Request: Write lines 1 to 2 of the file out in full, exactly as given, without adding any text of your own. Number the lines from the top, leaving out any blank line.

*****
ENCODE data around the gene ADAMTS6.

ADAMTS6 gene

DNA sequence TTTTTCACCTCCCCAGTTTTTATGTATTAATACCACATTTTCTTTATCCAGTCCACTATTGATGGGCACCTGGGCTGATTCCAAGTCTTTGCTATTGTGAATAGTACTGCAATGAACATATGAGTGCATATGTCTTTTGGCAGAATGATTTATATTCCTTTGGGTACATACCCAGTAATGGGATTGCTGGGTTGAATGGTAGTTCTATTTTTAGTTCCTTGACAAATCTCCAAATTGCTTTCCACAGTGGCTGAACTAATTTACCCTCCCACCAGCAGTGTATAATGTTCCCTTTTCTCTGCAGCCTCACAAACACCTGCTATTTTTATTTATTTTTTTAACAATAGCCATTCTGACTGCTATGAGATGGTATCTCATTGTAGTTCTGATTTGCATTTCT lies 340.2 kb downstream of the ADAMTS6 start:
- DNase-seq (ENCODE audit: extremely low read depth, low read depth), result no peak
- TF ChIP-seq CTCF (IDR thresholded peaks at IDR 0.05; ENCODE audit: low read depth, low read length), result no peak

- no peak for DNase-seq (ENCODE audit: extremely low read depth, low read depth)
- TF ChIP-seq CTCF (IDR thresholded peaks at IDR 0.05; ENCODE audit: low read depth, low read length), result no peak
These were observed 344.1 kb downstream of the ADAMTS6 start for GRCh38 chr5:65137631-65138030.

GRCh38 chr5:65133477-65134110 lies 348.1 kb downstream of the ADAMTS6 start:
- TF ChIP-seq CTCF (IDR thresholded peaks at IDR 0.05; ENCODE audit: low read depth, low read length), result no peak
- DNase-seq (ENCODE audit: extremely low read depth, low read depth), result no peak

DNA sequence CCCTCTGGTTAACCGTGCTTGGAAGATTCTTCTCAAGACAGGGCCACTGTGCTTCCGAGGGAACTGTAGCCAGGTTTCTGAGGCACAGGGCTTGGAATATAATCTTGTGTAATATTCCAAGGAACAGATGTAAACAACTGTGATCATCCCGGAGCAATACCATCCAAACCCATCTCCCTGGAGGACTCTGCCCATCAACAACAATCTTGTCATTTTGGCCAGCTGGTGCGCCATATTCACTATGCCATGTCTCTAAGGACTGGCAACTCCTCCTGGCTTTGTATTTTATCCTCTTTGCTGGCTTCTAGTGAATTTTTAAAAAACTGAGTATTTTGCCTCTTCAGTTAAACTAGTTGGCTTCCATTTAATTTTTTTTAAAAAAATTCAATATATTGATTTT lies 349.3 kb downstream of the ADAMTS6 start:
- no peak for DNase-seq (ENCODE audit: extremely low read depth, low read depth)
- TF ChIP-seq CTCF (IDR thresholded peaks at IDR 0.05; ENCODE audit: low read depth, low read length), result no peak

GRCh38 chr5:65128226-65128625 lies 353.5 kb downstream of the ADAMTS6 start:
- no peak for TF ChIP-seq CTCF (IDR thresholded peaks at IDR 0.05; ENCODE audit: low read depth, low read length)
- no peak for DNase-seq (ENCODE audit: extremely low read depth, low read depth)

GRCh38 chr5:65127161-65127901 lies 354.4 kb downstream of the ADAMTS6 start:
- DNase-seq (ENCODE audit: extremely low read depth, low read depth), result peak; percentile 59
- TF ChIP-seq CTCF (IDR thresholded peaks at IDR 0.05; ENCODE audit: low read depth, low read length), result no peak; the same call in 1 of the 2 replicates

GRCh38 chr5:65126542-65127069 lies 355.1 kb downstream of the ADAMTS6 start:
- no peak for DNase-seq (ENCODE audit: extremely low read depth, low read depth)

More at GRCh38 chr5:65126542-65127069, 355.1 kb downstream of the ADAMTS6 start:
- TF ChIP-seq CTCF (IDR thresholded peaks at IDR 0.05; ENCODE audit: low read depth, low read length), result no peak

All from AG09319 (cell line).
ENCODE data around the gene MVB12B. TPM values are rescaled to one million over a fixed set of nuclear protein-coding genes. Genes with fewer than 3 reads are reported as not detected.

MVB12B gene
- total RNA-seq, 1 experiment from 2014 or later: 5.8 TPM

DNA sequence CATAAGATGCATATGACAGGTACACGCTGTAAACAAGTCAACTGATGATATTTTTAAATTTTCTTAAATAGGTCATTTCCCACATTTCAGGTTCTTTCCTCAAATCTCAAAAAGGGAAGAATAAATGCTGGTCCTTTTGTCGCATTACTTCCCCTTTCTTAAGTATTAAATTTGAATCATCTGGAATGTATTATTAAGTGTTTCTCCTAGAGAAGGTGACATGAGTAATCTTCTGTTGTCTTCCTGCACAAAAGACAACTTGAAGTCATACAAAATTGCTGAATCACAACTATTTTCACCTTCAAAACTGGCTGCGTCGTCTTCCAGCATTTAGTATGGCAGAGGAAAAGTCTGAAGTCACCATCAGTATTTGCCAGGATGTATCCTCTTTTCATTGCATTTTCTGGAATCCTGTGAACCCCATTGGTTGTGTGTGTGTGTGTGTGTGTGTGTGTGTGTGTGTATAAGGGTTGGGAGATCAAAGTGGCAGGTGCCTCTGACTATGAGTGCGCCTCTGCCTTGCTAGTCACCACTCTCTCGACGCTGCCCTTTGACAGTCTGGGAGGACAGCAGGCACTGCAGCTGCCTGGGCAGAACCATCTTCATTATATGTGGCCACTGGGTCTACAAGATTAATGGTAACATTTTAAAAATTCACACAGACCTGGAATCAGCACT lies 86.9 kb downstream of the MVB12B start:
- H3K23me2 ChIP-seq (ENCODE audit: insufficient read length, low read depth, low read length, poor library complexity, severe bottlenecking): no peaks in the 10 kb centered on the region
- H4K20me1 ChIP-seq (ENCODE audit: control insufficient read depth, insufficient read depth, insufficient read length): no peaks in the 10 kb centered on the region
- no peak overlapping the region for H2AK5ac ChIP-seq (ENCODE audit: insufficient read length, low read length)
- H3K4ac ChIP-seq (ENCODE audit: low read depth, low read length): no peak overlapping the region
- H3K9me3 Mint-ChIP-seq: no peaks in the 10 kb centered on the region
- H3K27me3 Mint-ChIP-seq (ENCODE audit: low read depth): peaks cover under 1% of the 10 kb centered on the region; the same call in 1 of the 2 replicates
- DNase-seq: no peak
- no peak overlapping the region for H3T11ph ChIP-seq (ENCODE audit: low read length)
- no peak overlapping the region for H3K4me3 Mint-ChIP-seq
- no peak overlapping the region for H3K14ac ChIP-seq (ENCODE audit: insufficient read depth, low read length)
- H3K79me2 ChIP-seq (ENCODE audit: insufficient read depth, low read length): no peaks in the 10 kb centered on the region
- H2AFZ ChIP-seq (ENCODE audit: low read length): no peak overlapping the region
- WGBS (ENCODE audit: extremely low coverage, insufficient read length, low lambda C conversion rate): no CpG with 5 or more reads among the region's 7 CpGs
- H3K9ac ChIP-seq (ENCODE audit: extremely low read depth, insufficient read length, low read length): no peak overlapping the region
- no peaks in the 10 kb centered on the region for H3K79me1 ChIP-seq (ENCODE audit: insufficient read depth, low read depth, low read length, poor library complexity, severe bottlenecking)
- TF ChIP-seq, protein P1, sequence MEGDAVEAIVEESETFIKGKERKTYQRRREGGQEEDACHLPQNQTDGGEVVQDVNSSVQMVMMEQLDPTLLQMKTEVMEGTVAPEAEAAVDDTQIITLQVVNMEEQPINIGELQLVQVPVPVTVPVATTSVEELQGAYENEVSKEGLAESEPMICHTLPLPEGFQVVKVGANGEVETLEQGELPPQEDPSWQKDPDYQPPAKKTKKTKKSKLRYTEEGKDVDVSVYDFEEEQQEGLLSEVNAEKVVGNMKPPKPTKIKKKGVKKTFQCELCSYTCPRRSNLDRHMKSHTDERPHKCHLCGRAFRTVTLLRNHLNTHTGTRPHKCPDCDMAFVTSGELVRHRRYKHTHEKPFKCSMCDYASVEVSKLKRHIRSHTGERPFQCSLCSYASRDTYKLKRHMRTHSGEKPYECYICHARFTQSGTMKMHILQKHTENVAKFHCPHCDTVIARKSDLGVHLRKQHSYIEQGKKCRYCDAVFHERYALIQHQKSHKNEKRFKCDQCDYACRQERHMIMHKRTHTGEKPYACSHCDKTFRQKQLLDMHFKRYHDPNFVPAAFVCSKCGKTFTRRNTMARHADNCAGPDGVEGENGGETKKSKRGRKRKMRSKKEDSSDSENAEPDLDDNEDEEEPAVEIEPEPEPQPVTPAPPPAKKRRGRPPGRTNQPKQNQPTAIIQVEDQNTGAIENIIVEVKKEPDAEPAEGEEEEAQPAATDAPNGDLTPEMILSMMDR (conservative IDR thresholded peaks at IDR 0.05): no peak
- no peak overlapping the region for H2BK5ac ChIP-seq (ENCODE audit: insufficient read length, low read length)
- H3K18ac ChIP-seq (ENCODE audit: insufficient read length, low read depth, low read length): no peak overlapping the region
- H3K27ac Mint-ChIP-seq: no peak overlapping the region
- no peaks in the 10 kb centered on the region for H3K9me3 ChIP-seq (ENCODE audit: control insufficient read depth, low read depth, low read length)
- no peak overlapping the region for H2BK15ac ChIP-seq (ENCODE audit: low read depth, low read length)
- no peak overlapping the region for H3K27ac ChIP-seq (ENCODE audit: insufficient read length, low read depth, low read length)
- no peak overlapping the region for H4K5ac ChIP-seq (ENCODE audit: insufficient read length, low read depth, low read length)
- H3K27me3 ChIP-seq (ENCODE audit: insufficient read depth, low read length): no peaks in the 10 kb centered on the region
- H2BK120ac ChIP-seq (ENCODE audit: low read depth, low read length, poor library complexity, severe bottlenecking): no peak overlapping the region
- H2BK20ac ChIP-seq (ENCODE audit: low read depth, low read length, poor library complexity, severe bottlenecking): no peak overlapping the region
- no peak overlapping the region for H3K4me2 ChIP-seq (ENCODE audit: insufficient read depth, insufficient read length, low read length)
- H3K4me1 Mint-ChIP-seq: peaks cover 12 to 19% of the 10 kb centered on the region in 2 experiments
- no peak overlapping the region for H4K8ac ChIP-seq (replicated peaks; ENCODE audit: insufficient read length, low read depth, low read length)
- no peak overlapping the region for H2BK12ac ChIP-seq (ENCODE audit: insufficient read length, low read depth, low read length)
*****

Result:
ENCODE data around the gene ADAMTS6.

ADAMTS6 gene